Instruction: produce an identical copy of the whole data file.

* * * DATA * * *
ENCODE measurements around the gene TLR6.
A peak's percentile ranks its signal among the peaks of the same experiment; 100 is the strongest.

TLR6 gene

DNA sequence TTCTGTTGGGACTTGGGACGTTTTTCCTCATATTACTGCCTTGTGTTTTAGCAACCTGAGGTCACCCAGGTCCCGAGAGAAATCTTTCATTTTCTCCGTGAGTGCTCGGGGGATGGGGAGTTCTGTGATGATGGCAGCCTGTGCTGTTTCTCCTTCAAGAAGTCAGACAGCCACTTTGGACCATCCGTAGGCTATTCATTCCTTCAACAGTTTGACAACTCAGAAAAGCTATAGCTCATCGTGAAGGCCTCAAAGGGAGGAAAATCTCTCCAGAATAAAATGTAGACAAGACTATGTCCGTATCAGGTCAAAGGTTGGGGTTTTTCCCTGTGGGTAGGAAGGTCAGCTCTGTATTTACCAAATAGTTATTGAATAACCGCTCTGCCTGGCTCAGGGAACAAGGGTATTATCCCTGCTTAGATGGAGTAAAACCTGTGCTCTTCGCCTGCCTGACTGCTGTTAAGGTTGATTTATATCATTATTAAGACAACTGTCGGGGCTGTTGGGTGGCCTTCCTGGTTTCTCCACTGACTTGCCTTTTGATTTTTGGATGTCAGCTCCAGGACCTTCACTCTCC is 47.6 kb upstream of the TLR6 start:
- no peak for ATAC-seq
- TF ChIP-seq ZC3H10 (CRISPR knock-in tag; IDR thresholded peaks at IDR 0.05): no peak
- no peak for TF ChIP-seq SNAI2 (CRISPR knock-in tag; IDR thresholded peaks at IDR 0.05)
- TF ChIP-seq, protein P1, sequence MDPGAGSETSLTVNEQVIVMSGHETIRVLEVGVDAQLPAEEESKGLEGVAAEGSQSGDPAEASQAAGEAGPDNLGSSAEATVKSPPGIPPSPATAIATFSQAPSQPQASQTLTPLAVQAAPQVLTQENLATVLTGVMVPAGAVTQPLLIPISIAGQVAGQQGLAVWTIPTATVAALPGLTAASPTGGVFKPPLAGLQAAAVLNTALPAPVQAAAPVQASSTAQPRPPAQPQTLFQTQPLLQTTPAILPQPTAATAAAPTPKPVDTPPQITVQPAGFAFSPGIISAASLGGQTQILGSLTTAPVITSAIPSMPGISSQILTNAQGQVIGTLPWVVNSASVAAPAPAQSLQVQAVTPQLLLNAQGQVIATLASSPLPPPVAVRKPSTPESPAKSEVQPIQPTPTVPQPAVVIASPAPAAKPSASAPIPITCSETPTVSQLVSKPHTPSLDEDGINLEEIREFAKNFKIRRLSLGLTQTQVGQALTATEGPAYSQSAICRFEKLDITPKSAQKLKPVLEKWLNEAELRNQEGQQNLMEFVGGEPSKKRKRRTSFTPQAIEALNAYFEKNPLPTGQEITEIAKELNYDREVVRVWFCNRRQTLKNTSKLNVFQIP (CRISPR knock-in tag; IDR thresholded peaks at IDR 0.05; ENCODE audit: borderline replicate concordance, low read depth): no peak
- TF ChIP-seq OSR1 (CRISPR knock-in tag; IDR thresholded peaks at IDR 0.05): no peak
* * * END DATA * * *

ENCODE measurements around the gene TLR6.
A peak's percentile ranks its signal among the peaks of the same experiment; 100 is the strongest.

TLR6 gene

DNA sequence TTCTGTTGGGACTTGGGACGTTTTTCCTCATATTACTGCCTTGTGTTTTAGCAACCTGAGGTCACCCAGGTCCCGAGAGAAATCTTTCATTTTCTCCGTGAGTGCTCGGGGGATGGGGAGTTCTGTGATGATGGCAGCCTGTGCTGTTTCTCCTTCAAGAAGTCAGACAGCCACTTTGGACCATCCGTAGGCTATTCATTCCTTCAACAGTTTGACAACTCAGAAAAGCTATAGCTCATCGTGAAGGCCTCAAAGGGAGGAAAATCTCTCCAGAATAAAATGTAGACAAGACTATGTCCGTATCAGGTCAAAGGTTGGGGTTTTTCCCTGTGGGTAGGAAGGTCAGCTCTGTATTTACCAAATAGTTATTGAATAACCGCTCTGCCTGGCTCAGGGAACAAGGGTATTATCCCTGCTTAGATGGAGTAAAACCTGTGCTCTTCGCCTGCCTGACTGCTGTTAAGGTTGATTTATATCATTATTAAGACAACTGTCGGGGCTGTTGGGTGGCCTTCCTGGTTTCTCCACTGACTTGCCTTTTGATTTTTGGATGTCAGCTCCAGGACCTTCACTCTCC is 47.6 kb upstream of the TLR6 start:
- no peak for ATAC-seq
- TF ChIP-seq ZC3H10 (CRISPR knock-in tag; IDR thresholded peaks at IDR 0.05): no peak
- no peak for TF ChIP-seq SNAI2 (CRISPR knock-in tag; IDR thresholded peaks at IDR 0.05)
- TF ChIP-seq, protein P1, sequence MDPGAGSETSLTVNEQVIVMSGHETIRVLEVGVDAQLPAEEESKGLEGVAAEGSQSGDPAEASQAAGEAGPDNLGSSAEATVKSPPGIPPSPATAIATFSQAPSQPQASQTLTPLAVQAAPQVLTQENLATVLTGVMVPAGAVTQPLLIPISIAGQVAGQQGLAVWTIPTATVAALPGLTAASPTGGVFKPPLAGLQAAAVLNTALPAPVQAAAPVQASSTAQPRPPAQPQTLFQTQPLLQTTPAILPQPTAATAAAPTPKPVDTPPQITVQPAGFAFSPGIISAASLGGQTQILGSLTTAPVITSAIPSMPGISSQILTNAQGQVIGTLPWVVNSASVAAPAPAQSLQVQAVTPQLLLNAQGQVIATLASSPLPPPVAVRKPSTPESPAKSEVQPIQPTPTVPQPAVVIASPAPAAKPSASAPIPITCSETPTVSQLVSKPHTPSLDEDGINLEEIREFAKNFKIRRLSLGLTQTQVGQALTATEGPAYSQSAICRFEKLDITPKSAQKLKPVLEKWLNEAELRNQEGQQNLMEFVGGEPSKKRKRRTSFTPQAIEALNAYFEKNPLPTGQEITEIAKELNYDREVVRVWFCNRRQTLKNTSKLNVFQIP (CRISPR knock-in tag; IDR thresholded peaks at IDR 0.05; ENCODE audit: borderline replicate concordance, low read depth): no peak
- TF ChIP-seq OSR1 (CRISPR knock-in tag; IDR thresholded peaks at IDR 0.05): no peak